We have all heard the rhetorical question, “If a tree falls in a forest and no one is around to hear it, does it make a sound?”

However, we should adapt this for our new world: “If a tree falls in the forest, post pictures, or else it didn’t happen.”

It’s hard to imagine that, barely 20 years ago, we could get a deep sense of personal enjoyment from a beautiful walk on a beach, or a moment of quiet fulfilment after accomplishing a goal. Just the act of experiencing or accomplishing something was enough to make us feel good about ourselves, without any external validation. These moments gave us intrinsic satisfaction; happiness or enjoyment that comes from within us, not from anywhere else. Pictures we could share wouldn’t even arrive for months.

However, the omnipresence of social media—enabled by equally ubiquitous smartphones—has dulled this intrinsic reward. For many of us today, it has become difficult to enjoy something beautiful, exciting or fulfilling in the moment. Rather than absorbing these moments for our own benefit, today, we reflexively share them with the world, seeking public affirmation of our lives, actions or achievements.

This quest for external validation doesn’t just affect spontaneous moments. The impulse pushes us to carefully stage moments for others to see. A popular example is the ever-escalating extravagance of gender reveals, where expecting parents publicize this once personal reveal in rituals that have become so elaborate, they’ve led to injuries, wildfires and other damage.

More recently, this same practice has been applied to a new phenomenon: elaborate college acceptance reveals on social media. It’s completely reasonable to share a celebratory picture in apparel of the university you will be attending, or to post an exuberant announcement. However, many families have escalated these acceptance announcements into professional, made-for-Instagram productions, complete with backdrops, banners and hundreds, if not thousands, of dollars of school merchandise on display.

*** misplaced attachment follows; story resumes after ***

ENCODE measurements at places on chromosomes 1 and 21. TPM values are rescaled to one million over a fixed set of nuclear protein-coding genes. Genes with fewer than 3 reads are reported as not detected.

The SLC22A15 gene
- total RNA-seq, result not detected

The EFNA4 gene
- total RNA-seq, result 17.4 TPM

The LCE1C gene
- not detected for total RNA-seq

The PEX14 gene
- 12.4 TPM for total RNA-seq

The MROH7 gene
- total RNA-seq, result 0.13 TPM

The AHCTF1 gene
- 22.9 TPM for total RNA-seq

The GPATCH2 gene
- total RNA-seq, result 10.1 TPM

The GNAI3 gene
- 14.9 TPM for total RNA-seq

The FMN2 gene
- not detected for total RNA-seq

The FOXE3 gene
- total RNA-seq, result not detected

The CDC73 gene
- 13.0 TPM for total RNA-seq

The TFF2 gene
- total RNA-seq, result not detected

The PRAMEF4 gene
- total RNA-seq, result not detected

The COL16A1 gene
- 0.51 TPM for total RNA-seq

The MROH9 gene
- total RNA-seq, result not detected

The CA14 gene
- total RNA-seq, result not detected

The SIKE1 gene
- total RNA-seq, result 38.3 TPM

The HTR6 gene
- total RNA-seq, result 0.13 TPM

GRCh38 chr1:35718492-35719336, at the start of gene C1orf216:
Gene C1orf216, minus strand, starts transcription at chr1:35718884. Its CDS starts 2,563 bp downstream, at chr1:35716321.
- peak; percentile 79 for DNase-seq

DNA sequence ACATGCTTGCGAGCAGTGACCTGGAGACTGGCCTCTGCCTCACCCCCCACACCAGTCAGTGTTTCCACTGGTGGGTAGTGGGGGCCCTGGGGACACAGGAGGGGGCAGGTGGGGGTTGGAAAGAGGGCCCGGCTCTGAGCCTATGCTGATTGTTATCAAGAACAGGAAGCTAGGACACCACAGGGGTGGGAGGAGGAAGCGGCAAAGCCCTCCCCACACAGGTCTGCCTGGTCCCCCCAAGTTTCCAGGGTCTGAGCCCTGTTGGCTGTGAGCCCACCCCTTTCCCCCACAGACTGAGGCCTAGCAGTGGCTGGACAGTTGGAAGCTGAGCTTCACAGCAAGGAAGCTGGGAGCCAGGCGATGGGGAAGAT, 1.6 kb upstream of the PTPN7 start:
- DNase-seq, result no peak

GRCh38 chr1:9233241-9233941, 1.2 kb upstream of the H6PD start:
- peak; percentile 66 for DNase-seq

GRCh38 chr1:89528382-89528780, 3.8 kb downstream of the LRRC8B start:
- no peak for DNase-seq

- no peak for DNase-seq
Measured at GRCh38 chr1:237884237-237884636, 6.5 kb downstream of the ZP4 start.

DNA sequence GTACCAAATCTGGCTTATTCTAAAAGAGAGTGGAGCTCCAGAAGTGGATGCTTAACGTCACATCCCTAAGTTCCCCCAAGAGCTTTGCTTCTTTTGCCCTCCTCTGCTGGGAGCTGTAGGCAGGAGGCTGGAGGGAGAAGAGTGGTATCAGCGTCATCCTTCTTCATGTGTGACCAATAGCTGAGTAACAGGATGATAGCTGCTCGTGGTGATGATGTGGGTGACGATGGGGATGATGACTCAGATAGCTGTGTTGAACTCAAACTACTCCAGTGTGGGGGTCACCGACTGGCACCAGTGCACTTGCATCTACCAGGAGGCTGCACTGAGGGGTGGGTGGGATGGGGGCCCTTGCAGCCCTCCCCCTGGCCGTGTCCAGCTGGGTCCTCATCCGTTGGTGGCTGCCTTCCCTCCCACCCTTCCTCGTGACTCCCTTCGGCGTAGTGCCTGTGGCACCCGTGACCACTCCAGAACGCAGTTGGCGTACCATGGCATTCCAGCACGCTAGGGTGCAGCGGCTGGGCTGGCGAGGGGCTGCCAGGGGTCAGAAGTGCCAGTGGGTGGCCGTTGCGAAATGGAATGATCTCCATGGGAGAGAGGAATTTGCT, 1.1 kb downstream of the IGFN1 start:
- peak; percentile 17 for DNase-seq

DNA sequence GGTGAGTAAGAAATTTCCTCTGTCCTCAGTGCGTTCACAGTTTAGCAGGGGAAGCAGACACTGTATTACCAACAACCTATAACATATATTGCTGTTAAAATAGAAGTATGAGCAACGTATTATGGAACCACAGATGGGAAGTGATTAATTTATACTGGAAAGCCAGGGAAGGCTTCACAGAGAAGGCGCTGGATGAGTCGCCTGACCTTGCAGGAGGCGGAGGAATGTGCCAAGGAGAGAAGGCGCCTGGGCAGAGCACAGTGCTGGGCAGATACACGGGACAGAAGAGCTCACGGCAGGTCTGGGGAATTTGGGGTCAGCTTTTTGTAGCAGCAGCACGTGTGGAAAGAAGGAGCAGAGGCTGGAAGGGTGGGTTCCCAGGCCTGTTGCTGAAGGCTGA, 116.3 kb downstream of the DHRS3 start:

It would be simple just to chalk this growing phenomenon up to narcissism, however, that is only half the story. More concerning, these public announcements demonstrate a growing cultural dependence on extrinsic motivation, where we require affirmation and accolades from others to feel good about our choices or accomplishments. Unlike intrinsic motivation, which comes from our internal drive for things we want, extrinsic motivation is not sustainable. If your satisfaction comes from others’ approval, you will always need more of it.

The data is very clear on the danger of this trend. Though technology and social media promised us connectivity, people today, especially those in their teens and 20s, experience more loneliness, anxiety and depression than at any point measured in history.

Part of the issue is that, in the same way that extrinsic motivation cannot sustain itself, extrinsic satisfaction cannot either. Social media conditions us to crave external approval, and we struggle to cope when it inevitably disappears, or when we try to unplug. We keep going back for more.
If we can’t enjoy discovering the gender of our baby, feel good about getting into college, or appreciate a beautiful sunset without likes, retweets or approval of others, we enter a vicious cycle. We do things not because they bring us satisfaction, but because we are seeking attention and approval from others. Then, those same people who approve of our posts often feel they are missing out on the very things they see us doing.

Ironically, many are disappointed that they aren’t experiencing our staged highlights, which we are not even fully enjoying in the moment.

In what’s become a very public world, we desperately need private moments. Moments where we simply enjoy ourselves or share the moment with others who are present. Moments to praise in private, moments to celebrate and reflect. Moments where the moment itself, and our enjoyment of it, can be enough.

See if you can have one of those moments this weekend.

Quote of The Week

“The ability to be in the present moment is a major component of mental wellness.”


– Abraham Maslow